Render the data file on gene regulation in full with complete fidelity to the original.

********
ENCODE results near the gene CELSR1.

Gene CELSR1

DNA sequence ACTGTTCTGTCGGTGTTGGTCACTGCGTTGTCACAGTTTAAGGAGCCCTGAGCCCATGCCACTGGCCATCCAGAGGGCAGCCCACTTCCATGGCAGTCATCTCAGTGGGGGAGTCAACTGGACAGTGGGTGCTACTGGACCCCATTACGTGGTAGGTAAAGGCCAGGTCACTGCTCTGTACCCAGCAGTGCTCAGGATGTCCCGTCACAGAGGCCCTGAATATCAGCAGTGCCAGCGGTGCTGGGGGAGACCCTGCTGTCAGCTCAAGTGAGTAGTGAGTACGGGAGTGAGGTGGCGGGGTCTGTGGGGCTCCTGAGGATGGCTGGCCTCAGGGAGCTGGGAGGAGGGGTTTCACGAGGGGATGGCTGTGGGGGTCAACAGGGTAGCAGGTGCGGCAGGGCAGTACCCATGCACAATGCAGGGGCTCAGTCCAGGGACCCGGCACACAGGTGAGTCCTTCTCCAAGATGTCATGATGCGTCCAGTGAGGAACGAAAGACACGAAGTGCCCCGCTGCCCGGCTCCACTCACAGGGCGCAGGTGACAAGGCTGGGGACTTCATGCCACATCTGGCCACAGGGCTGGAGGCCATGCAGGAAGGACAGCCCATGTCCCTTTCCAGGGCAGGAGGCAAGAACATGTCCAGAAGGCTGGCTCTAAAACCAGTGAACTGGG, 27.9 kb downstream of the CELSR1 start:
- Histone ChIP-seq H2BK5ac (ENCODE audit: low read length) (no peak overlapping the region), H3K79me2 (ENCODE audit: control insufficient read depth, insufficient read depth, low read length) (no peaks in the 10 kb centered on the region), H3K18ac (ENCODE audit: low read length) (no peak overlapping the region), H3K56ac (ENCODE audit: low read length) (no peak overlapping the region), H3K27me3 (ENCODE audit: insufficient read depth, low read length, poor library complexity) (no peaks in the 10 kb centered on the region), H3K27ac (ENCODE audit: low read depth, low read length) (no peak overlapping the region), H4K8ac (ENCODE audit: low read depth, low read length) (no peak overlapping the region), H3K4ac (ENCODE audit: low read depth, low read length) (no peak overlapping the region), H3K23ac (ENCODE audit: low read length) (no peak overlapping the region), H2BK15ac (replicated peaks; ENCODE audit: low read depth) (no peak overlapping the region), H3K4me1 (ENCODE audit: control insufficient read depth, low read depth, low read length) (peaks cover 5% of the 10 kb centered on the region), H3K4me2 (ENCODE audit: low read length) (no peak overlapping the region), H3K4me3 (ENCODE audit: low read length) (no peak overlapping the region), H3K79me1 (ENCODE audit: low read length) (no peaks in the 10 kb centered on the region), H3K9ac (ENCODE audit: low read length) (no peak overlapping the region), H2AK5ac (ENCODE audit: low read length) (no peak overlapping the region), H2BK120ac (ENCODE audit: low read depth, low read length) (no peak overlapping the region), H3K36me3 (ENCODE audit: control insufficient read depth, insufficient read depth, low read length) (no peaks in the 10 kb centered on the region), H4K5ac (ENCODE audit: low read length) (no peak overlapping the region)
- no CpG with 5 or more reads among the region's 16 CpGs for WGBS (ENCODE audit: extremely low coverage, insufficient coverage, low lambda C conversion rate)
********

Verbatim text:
ENCODE results near the gene CELSR1.

Gene CELSR1

DNA sequence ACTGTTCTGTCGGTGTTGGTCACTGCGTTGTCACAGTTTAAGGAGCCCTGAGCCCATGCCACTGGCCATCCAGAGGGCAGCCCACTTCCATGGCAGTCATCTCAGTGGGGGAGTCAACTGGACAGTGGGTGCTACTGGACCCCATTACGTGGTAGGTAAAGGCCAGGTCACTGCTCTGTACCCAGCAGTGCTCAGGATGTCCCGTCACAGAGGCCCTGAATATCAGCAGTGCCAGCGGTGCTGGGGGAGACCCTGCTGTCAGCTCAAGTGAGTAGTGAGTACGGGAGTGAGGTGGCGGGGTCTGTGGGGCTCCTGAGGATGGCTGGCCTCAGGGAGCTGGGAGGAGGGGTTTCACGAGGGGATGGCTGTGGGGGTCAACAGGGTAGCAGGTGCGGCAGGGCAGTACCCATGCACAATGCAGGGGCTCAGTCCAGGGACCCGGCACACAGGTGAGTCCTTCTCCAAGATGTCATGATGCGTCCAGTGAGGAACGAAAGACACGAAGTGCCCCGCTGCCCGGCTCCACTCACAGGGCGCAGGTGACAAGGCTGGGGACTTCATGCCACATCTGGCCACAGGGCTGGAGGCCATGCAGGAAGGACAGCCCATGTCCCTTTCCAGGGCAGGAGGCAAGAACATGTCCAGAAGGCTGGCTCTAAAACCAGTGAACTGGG, 27.9 kb downstream of the CELSR1 start:
- Histone ChIP-seq H2BK5ac (ENCODE audit: low read length) (no peak overlapping the region), H3K79me2 (ENCODE audit: control insufficient read depth, insufficient read depth, low read length) (no peaks in the 10 kb centered on the region), H3K18ac (ENCODE audit: low read length) (no peak overlapping the region), H3K56ac (ENCODE audit: low read length) (no peak overlapping the region), H3K27me3 (ENCODE audit: insufficient read depth, low read length, poor library complexity) (no peaks in the 10 kb centered on the region), H3K27ac (ENCODE audit: low read depth, low read length) (no peak overlapping the region), H4K8ac (ENCODE audit: low read depth, low read length) (no peak overlapping the region), H3K4ac (ENCODE audit: low read depth, low read length) (no peak overlapping the region), H3K23ac (ENCODE audit: low read length) (no peak overlapping the region), H2BK15ac (replicated peaks; ENCODE audit: low read depth) (no peak overlapping the region), H3K4me1 (ENCODE audit: control insufficient read depth, low read depth, low read length) (peaks cover 5% of the 10 kb centered on the region), H3K4me2 (ENCODE audit: low read length) (no peak overlapping the region), H3K4me3 (ENCODE audit: low read length) (no peak overlapping the region), H3K79me1 (ENCODE audit: low read length) (no peaks in the 10 kb centered on the region), H3K9ac (ENCODE audit: low read length) (no peak overlapping the region), H2AK5ac (ENCODE audit: low read length) (no peak overlapping the region), H2BK120ac (ENCODE audit: low read depth, low read length) (no peak overlapping the region), H3K36me3 (ENCODE audit: control insufficient read depth, insufficient read depth, low read length) (no peaks in the 10 kb centered on the region), H4K5ac (ENCODE audit: low read length) (no peak overlapping the region)
- no CpG with 5 or more reads among the region's 16 CpGs for WGBS (ENCODE audit: extremely low coverage, insufficient coverage, low lambda C conversion rate)